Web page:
We saw it all through the book of Job, and we'll see it in Jeremiah too. God's ways are beyond our ways, his thoughts are beyond our thoughts. We will never fully understand him, and any claim that we do is foolishness on our part.
He does give us glimpses of his character through the Bible though, through prayers written by the psalmists and in the epistles, through narratives in the Old Testament, the Gospels, and Acts, and through the use of metaphors.
God is the good shepherd.
He is our father.
He is the way, the truth, and the light.
He is a vine, and we are the branches.
He is our husband, and we are the bride.
That is one of my favorite metaphors, probably because I love being married. I love giving myself to Duane and find enormous freedom in our relationship. He loves me even when I am unlovable.
I have been known to be a little melancholy, and he lets me whine until I'm done. I have been known to arbitrary. (You can ask him about the argument on whether or not to use a sponge or a dishcloth to wash dishes.) I have been known to snap at him, and he forgives me.
Sometimes I am plagued with self-doubt, and he believes in me and encourages me to take risks.
He loves me and does things I could do on my own, but he just wants to serve me. He filled up my gas tank last Thursday before he left for San Jose. He lets me order pizza when I am tired. He makes coffee almost every morning.
I trust him, and I find enormous freedom in loving him.
This is the relationship God desired to have with his people, beginning with Abraham. He blessed them and prospered them, rescued them from slavery, brought them into the Promised Land, gave them success over their enemies. As long as they honored him, as long as they loved him with heart, soul, and mind, as long they obeyed him and worshiped only him, he protected them and cherished them. Even when they began to stray, he was merciful.
Until they broke all ties with him.
In Jeremiah, we read, "Long ago you broke off your yoke and tore off your bonds; you said, 'I will not serve you!'"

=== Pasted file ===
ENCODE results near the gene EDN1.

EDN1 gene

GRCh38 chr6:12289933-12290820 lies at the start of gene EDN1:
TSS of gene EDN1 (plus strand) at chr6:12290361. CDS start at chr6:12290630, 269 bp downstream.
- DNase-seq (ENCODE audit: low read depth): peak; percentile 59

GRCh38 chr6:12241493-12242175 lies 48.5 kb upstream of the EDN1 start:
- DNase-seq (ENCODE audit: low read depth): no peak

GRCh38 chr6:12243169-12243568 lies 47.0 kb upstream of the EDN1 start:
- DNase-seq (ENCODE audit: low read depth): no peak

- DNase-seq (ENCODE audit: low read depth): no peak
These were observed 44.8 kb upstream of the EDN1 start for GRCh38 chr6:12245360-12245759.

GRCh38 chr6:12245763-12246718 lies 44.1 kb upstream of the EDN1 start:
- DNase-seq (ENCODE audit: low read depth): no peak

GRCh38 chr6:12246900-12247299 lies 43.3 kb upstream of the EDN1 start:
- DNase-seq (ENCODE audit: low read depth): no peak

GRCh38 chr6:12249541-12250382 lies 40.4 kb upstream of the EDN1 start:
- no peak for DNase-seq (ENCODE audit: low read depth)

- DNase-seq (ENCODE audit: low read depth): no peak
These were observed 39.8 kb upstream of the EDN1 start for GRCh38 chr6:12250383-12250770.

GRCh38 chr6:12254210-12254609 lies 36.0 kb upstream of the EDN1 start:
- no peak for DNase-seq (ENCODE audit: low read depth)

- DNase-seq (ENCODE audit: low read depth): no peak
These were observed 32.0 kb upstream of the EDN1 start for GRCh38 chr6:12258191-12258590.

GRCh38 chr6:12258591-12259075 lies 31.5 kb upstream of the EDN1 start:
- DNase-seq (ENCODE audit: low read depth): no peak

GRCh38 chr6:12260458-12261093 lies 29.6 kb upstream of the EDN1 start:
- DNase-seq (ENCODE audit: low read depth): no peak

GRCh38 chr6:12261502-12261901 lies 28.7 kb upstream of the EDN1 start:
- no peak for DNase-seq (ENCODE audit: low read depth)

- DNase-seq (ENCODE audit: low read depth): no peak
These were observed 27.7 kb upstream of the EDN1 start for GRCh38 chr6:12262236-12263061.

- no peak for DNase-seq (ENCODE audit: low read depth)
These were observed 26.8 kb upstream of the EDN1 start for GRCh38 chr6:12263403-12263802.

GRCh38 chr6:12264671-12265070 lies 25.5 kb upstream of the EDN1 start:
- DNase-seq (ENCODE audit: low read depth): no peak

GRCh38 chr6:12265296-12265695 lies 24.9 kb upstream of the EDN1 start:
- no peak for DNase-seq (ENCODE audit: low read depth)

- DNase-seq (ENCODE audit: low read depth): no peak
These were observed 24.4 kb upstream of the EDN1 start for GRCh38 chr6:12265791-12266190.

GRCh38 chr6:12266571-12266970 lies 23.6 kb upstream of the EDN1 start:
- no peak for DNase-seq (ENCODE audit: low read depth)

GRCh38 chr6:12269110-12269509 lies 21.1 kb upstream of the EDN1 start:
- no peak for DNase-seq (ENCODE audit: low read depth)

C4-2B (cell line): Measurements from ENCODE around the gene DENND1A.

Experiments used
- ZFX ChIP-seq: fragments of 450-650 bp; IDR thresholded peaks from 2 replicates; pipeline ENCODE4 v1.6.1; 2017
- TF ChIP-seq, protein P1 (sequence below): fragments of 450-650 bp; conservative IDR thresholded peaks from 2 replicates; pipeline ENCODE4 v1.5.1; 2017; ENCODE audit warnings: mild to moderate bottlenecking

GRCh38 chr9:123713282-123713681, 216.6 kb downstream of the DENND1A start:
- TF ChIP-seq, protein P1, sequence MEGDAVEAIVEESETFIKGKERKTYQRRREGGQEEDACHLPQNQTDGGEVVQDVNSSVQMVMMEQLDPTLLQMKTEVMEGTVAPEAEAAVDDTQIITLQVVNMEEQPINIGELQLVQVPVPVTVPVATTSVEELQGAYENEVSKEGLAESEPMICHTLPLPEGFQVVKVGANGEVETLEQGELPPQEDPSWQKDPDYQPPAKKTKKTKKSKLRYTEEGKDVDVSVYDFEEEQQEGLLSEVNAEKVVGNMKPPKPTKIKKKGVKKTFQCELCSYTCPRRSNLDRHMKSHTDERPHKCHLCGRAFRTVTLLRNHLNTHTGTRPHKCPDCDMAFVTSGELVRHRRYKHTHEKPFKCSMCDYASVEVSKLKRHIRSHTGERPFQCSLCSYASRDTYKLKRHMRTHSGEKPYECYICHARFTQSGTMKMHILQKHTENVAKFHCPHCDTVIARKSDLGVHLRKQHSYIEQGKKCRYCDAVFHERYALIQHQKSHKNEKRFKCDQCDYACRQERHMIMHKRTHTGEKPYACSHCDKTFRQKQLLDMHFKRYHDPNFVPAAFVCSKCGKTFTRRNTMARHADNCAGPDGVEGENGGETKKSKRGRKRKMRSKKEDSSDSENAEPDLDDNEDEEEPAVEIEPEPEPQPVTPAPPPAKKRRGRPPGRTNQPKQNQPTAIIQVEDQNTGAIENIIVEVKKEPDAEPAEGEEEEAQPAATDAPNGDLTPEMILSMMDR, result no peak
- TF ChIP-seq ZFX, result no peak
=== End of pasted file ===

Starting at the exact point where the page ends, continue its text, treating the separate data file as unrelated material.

They wholeheartedly pursued other gods and betrayed their commitment to the One True God. Metaphorically, they committed adultery of the worst kind.
I can't imagine doing that to Duane, betraying him by loving another man.
We protect our relationship by spending time together, by talking to each other, sending emails through the day, honoring each other through mutual acts of service. I don't want to flirt with other men or send them signals that I might be available.
I can't imagine doing that to God.
I want to protect that relationship by spending time with him, talking to him, worshiping him--regularly.
And yet, whenever I exclude him, whenever I put something or someone ahead of him, that is exactly what I am doing. Maybe I'm just flirting with ultimate betrayal, but this is a dangerous flirtation. I want to keep my eyes set on him alone.
God is merciful. When I am distracted, he calls my name. He loves me. He wants to keep me as his own.
God is merciful. Even when his people have turned their backs on him, even when they deny his guilt, he calls to them, "Return for I am merciful. Return for I am your husband. I chose you, and I love you. I want to bless you."
God allows Jeremiah a glimpse of the intense love he has for his people, and Jeremiah weeps because knows the people aren't ready to return just yet.
Do I mourn when I am unfaithful? When I have turned my back on God?
Do I embrace God's mercy and grace? Do I reflect those qualities as I minister to others?
Do I weep as Jeremiah does when I see people walk away from serving God?